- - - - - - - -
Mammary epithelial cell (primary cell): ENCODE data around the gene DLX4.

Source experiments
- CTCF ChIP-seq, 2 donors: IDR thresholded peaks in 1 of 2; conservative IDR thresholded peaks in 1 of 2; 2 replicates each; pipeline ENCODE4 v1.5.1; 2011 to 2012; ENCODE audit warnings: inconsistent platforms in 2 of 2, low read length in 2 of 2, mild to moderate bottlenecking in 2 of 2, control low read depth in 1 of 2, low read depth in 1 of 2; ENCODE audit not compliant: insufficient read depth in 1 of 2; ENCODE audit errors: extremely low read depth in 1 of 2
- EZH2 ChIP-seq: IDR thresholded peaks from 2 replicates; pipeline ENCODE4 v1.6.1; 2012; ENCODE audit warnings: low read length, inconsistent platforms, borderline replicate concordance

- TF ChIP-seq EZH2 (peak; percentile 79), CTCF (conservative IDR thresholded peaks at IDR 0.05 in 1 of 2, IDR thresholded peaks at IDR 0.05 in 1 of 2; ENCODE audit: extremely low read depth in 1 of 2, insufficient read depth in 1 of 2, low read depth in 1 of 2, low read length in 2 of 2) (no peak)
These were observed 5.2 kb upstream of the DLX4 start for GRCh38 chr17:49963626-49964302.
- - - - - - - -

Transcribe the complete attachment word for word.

Mammary epithelial cell (primary cell): ENCODE data around the gene DLX4.

Source experiments
- CTCF ChIP-seq, 2 donors: IDR thresholded peaks in 1 of 2; conservative IDR thresholded peaks in 1 of 2; 2 replicates each; pipeline ENCODE4 v1.5.1; 2011 to 2012; ENCODE audit warnings: inconsistent platforms in 2 of 2, low read length in 2 of 2, mild to moderate bottlenecking in 2 of 2, control low read depth in 1 of 2, low read depth in 1 of 2; ENCODE audit not compliant: insufficient read depth in 1 of 2; ENCODE audit errors: extremely low read depth in 1 of 2
- EZH2 ChIP-seq: IDR thresholded peaks from 2 replicates; pipeline ENCODE4 v1.6.1; 2012; ENCODE audit warnings: low read length, inconsistent platforms, borderline replicate concordance

- TF ChIP-seq EZH2 (peak; percentile 79), CTCF (conservative IDR thresholded peaks at IDR 0.05 in 1 of 2, IDR thresholded peaks at IDR 0.05 in 1 of 2; ENCODE audit: extremely low read depth in 1 of 2, insufficient read depth in 1 of 2, low read depth in 1 of 2, low read length in 2 of 2) (no peak)
These were observed 5.2 kb upstream of the DLX4 start for GRCh38 chr17:49963626-49964302.